Winter 2016-2017 Outlook

With November here, curiosity begins about what may be in store for the tri-state area in the upcoming winter season. Long range forecasting is by no means very accurate but we can look to a variety of features that are present around the world now or forecasted to take place in the near future to come up with an indication of what kind of winter we might experience.

One element that we begin to look at in October actually takes place on the other side of the globe in Siberia. A correlation can sometime be made but the amount of snow cover that has already established itself across Siberia. Below average snow cover there can lead to a milder winter for the east coast and a higher than average amount has resulted in a colder than average winter here. This year the snow cover is already well above average for this time of the year which may lead to a blocking pattern over the Arctic. Cold air being like molasses will have no place to go and thus drifts down across eastern Canada and the eastern US.

We then move our attention to the sea surface temperature along the equatorial latitudes of the Pacific Ocean. An above average ocean temperatures is known as an El Nino and a below average event is referred to as La Nina. Last year’s winter was dominated by a very strong El Nino which then tends to energize the subtropical jet stream. This brings more storms across the southern United States and if there is a blocking pattern over the Atlantic, those storms can then track up the east coast. We were fortunate last year that only one real major storm came out of that pattern which ended up producing the blizzard which set the record snowfall for one storm in NYC.  More times than not, El Nino winters result in more snow for the tri-state area. But it is also related to the intensity of the El Nino during a particular year.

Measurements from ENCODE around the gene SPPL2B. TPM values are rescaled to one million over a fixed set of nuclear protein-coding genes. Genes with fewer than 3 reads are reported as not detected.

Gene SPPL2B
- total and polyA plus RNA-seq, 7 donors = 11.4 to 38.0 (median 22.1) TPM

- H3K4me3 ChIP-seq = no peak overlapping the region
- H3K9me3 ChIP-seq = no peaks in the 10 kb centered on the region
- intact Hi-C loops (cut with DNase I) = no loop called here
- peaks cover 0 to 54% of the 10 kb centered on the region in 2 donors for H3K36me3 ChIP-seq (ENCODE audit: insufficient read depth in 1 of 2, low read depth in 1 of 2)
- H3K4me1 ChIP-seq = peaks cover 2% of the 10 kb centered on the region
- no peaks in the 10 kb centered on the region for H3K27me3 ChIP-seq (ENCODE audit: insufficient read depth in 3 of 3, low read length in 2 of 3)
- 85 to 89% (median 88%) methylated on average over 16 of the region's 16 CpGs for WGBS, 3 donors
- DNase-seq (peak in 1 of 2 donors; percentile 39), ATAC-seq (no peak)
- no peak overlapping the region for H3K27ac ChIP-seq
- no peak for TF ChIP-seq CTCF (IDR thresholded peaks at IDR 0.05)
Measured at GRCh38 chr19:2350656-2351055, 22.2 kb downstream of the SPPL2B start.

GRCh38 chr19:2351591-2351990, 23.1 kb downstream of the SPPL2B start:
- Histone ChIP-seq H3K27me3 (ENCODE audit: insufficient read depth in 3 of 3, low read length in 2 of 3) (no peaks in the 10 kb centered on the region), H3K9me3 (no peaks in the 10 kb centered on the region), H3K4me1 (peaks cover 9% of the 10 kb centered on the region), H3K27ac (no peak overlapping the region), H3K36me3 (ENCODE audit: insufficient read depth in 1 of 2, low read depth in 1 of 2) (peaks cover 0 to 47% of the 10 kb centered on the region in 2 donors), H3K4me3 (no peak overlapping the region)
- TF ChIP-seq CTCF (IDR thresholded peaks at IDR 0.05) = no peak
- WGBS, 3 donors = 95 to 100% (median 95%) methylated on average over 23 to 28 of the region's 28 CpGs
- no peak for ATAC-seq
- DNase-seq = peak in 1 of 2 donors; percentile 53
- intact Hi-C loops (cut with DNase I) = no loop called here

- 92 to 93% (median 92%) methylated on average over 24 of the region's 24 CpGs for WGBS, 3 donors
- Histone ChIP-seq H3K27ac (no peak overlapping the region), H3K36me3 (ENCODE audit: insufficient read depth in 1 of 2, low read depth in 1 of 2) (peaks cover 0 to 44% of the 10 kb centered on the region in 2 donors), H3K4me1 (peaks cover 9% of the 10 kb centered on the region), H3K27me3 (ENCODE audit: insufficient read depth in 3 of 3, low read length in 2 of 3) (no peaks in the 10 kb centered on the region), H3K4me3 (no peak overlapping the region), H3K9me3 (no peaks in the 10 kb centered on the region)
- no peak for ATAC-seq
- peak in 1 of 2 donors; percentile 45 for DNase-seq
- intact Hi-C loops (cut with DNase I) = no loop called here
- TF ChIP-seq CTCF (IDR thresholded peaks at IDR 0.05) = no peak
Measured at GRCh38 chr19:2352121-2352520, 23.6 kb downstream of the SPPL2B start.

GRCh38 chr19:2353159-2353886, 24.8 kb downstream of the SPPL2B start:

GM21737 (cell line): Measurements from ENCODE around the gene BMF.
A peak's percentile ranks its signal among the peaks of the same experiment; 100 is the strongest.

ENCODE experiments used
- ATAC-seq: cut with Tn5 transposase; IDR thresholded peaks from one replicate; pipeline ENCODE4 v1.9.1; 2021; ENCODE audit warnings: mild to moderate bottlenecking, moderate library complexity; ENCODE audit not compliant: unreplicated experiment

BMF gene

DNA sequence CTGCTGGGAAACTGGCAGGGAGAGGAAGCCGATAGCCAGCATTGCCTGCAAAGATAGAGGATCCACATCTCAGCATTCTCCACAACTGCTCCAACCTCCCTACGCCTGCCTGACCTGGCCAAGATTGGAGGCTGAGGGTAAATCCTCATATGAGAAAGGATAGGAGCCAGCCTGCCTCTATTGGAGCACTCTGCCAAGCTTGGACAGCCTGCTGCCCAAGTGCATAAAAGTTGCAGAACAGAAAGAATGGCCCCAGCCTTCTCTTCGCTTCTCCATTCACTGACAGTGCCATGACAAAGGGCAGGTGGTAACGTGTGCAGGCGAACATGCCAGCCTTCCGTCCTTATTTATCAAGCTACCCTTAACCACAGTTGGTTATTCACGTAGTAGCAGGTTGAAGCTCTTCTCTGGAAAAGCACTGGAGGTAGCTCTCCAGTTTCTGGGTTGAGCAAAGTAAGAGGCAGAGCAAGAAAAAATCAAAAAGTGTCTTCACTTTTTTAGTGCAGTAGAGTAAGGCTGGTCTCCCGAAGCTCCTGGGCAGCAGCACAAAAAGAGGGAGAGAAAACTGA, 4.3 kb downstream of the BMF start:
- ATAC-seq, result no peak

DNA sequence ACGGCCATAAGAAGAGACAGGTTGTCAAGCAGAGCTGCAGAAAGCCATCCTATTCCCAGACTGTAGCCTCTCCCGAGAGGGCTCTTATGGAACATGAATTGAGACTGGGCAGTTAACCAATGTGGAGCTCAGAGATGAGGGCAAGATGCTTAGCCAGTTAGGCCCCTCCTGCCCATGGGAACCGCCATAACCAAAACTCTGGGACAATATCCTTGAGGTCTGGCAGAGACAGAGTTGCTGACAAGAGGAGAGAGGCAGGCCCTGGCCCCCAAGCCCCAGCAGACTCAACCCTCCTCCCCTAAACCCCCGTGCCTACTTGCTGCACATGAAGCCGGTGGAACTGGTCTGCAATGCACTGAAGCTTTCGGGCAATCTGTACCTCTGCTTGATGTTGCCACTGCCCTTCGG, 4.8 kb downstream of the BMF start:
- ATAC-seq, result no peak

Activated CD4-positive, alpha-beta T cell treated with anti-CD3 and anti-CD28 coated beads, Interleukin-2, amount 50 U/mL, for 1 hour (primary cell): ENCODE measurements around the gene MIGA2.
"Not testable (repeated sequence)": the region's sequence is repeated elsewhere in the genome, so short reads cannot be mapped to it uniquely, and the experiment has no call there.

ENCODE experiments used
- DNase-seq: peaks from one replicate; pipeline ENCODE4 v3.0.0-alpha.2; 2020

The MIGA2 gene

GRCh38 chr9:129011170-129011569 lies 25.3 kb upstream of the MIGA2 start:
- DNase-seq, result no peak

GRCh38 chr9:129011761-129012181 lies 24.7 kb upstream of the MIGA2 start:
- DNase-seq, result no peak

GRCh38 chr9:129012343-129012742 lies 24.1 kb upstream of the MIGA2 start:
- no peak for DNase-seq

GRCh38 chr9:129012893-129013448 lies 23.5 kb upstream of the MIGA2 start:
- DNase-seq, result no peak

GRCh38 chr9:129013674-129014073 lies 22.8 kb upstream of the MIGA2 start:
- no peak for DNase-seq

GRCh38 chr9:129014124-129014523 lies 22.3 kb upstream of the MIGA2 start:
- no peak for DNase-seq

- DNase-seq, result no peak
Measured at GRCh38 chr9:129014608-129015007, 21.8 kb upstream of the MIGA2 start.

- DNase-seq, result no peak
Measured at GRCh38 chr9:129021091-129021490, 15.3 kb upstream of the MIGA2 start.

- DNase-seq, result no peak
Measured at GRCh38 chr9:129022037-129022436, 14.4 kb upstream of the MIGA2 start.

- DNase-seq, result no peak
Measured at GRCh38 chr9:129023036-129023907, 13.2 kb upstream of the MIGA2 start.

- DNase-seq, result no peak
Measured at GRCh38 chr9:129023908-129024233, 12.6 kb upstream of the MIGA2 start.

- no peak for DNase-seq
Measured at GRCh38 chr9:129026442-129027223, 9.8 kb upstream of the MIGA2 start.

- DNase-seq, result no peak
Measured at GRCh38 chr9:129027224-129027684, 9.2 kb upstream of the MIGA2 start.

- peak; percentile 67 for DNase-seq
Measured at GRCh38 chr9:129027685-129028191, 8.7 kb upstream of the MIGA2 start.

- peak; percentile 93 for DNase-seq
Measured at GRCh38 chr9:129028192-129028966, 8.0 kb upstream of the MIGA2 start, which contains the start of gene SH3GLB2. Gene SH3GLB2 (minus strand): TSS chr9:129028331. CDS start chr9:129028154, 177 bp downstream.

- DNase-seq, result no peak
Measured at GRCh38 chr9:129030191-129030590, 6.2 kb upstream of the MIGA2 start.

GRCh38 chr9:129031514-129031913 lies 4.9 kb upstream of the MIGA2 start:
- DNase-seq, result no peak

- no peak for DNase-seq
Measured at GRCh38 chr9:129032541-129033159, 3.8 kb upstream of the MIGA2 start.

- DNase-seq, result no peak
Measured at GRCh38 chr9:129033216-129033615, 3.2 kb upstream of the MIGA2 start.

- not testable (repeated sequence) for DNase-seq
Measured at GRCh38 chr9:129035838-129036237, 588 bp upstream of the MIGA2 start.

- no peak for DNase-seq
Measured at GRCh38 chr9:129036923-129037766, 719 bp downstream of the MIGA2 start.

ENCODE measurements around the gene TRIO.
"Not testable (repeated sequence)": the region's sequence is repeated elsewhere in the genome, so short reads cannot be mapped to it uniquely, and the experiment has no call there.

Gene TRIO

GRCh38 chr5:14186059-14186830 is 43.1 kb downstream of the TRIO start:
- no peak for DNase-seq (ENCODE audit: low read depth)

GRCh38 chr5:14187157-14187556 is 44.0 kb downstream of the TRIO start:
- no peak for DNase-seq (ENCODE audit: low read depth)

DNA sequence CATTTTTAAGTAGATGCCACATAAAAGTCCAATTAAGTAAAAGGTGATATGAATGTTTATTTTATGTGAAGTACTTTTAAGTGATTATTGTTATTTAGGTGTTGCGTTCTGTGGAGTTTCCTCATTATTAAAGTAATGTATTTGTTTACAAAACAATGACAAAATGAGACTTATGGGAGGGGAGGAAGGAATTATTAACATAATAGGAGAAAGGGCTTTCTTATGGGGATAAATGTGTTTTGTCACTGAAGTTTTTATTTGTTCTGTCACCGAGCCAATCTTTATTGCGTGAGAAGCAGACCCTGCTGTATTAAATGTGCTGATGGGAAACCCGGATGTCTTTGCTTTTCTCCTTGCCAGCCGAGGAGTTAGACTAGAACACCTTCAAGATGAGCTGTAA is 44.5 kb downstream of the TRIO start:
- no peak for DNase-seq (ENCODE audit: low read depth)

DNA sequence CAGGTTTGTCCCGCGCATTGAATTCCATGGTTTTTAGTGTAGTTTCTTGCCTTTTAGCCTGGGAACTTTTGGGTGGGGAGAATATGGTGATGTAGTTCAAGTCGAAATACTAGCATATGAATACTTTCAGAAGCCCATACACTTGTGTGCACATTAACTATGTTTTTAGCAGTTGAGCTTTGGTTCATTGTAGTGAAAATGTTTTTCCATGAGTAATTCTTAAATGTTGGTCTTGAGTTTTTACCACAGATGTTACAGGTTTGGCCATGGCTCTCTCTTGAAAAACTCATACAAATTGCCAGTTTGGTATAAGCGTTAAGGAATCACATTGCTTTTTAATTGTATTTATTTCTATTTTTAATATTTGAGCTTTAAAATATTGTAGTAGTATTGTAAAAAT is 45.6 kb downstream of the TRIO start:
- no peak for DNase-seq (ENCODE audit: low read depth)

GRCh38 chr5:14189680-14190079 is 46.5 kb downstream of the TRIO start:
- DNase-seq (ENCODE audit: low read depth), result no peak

As this winter approaches it appears that we’ll be headed for a La Nina season but what may end up be a rather weak event. With a La Nina in play, the subtropical jet stream is weaker resulting in the polar jet stream becoming more dominant. While also talking about Pacific Ocean temperatures, we look to see what is happening in the North Pacific around the Gulf of Alaska. The Pacific Decadel Oscilation (PDO) deals with warm or cool surface waters in the Pacific Ocean, north of 20° North latitude. During a "warm", or "positive", phase, the west Pacific becomes cooler and part of the eastern ocean warms; during a "cool" or "negative" phase, the opposite pattern occurs. The positive phase leads to high pressure over the north Pacific allowing warmer air to be transported into Alaska and western Canada. This pulls the polar Jetstream further north across the western US and Canada but allows for that jet stream to dip south for the eastern half of the country, opening the door for arctic air to come streaming south. 

Long range weather forecasts also take into account analog years where these factors were present and what was the resulting winter weather. La Nina years have not resulted in as many major snow storms as El Nino years but there have been some significant winters where lots of snow has fallen from a collection of smaller snow storms. Some of those years with a similar set up to what may take place this year are 1978-79, 1995-96, 2005-06, and 2013-14. Those years featured at least one major snow storm but also several small to medium storms. In fact the winter of 1995-96 brought with it 17 snow storms in total.